Episode-2822- Topic Round Table for 2-9-21 — 7 Comments

  1. I hope your crawdads do well. I considered that myself. Plenty of catfish ponds around here. Exciting species for sure!!!

    I remember a few episodes back when you mentioned “the whinos,” who said, “why should I ____, when they’ll just take it…” Or something like that. Well, here’s Missoula Bob with a similar shituation.

    I suggest treating any “community garden” plot as a learning curve write off. Consider it zone 7 wild woods! And the thieves as varmints! Bizzare old thief lady!

    Great suggestion about stinging nettles! Lol! I say add some greens to that! Not lettuce, or kale! Beets, turnip, huauzontle, non fruit/veg stuff. Nothing of high lust value. I found I couldn’t give (cooking) greens away! Unlikely that someone would steal them.

    Keep the tomatoes peppers eggplants etc, near your zone one where you can watch them. Bucket grow them if you have to.

    That said. I would also consider it to be a potential way to boost social credit. (But it also might be like feeding wild bears.) Simply grow super excellent foods and expect them to be stolen. Or grow the same thing everyone else is growing as a camouflage.

    It’s a sad world when old ladies think it’s ok to steal stuff. And that brings me to mention the paradigm shift show… DAMN! Scary shit brother!

    I’m 60 and seen a lot of changes. Rotary phones to picture phones! From black and white tv boxes, to slim 4000p! From a handful of tv channels to uncountable internet websites…. Etc. I carry 1000+ Alexanderia libraries in my pocket!

    While I build on the “and even if it don’t” idea. I can see from studying other non-American survivalists, Ferfal, Selco… And the Boers. That things can get much worse than we can possibly imagine.

    One thing that calms me is my knowledge of edible wild plants. And food is everywhere. I consider it to be the permaculture food forest that is already there. Already designed.

    Anyway, I’m off to search the archives for edible wild plant shows. Thanks!

  2. Your comment on these times favoring the bold is really timely, as I very recently listened to an old lecture by Terrance McKenna where he touched on this exact thing. I was able to find the exact quote which I put below. It may be a little “metaphysical” for some peoples’ tastes, but I think many others would get a lot out of it should you use it for a future quote of the day.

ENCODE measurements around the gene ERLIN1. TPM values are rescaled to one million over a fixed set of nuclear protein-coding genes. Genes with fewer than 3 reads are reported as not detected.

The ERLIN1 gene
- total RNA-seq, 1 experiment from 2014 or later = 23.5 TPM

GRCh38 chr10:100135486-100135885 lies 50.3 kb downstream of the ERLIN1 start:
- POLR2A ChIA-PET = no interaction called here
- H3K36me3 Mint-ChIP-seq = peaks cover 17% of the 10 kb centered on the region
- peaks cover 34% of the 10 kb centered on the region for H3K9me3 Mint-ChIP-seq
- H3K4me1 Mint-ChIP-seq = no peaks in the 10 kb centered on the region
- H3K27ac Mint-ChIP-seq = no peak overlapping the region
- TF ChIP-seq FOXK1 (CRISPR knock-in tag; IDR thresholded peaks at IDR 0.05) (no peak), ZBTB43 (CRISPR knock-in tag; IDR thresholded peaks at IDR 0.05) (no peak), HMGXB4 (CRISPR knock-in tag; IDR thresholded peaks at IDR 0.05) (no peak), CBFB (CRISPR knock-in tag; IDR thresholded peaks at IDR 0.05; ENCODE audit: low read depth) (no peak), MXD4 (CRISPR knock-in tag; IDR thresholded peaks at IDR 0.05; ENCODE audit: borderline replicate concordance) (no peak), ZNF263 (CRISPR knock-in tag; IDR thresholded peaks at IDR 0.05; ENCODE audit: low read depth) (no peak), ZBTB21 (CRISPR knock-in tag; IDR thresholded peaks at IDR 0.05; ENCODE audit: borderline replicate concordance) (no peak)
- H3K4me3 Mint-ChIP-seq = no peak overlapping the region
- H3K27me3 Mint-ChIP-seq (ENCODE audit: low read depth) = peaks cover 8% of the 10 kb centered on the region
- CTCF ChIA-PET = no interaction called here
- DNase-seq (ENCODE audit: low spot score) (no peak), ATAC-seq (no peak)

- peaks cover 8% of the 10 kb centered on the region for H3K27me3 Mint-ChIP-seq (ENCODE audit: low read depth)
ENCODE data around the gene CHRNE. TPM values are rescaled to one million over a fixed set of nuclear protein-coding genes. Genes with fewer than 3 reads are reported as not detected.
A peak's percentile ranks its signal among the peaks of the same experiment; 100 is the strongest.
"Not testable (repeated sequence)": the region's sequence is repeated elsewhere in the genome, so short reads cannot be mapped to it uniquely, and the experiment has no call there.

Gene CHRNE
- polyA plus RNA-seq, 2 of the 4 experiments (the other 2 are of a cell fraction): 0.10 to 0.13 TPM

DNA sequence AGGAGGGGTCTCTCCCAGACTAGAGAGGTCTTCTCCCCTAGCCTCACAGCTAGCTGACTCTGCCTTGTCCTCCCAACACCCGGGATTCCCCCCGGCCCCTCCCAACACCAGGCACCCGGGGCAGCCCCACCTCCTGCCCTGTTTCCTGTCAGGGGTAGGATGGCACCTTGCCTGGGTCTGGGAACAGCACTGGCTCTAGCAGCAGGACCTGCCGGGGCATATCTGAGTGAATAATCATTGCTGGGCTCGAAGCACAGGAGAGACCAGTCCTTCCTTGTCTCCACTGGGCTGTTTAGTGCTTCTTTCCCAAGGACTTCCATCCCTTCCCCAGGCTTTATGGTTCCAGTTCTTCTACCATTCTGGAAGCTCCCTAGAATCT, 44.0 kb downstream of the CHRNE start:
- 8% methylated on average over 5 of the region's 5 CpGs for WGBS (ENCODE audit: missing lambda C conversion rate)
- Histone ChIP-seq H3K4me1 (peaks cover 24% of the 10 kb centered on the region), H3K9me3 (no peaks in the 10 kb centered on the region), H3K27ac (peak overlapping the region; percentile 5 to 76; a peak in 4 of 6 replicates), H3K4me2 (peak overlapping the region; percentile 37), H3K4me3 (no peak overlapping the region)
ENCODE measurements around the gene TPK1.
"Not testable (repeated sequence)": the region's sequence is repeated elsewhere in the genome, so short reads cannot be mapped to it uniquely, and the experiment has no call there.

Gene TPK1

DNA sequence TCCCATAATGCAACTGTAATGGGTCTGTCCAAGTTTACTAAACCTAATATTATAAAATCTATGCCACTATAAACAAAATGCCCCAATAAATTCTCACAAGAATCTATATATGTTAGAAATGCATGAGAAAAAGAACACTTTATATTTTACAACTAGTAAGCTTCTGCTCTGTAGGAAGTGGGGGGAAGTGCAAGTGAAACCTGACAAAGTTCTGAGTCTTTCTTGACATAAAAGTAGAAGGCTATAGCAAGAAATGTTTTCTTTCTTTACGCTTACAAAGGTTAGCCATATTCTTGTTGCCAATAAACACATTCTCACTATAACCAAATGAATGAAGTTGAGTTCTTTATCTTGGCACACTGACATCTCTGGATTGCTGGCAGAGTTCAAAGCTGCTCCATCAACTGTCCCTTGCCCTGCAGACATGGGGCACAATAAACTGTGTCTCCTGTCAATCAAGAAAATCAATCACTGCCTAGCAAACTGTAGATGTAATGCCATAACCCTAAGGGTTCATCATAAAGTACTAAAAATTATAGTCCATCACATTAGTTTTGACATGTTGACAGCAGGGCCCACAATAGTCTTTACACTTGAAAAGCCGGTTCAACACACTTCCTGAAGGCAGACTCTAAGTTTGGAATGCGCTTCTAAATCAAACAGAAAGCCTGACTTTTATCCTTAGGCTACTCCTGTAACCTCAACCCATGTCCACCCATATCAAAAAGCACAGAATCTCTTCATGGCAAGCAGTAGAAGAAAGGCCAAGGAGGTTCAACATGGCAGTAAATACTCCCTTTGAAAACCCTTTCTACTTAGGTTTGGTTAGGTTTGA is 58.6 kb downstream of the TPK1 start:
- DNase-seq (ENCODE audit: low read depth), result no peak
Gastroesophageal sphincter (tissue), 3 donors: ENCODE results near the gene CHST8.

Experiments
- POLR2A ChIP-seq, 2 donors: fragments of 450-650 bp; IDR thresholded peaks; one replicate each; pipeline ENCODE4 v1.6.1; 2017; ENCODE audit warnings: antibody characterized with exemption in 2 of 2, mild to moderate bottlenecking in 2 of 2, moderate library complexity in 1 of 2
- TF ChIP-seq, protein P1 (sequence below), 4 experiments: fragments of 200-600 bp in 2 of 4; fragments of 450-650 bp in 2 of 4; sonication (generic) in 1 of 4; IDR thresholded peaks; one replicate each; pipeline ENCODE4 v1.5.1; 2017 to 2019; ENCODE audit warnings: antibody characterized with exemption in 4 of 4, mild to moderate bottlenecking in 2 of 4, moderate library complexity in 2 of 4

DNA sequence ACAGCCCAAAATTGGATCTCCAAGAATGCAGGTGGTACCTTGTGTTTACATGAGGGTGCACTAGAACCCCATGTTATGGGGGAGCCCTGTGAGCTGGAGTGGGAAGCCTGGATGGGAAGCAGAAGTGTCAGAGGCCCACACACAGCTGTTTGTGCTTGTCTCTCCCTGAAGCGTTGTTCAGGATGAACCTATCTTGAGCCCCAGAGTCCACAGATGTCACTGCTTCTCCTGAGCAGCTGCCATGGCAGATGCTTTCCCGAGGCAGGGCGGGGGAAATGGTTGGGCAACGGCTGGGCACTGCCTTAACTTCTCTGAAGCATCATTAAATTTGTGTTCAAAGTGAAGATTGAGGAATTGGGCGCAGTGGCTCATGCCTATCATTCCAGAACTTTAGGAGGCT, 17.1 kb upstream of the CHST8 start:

“Nature loves courage. You make the commitment and nature will respond to that commitment by removing impossible obstacles. Dream the impossible dream and the world will not grind you under, it will lift you up. This is the trick. This is what all these teachers and philosophers who really counted, who really touched the alchemical gold, this is what they understood. This is the shamanic dance in the waterfall. This is how magic is done. By hurling yourself into the abyss and discovering it’s a feather bed.”

    – Terence McKenna

  3. Missoula Bob, in addition to the sting nettle (which I like) you might consider anything that has thorns such as black berries and some kind of eatable cactus around the perimeter. 73. Jerry KI5JDS

  4. On sweet foods from eastern forest. Blackberries/raspberries. Not native?
    But yes, sweets are naturally seasonal and not accessed 24/7 from your local grocery.
    Just an additional thought… how old is the history of maple tapping?

    On coffee grinds. Mycelium eats coffee grinds. Mushrooms!

    Also, grinds are “green” enough for an N source in some compost formulas. I once made a compost addition for my worm bins using solely hardwood sawdust (browns) and coffee grounds (greens). It got so thermophilic (hot) I almost cooked my worms! One overlooked component of
    compost success is input size and shape.